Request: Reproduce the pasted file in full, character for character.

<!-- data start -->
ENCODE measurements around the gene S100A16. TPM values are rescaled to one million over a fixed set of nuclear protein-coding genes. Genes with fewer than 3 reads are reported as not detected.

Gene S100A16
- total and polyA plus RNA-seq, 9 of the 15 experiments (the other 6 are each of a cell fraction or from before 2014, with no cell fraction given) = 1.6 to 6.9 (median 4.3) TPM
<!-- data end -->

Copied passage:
ENCODE measurements around the gene S100A16. TPM values are rescaled to one million over a fixed set of nuclear protein-coding genes. Genes with fewer than 3 reads are reported as not detected.

Gene S100A16
- total and polyA plus RNA-seq, 9 of the 15 experiments (the other 6 are each of a cell fraction or from before 2014, with no cell fraction given) = 1.6 to 6.9 (median 4.3) TPM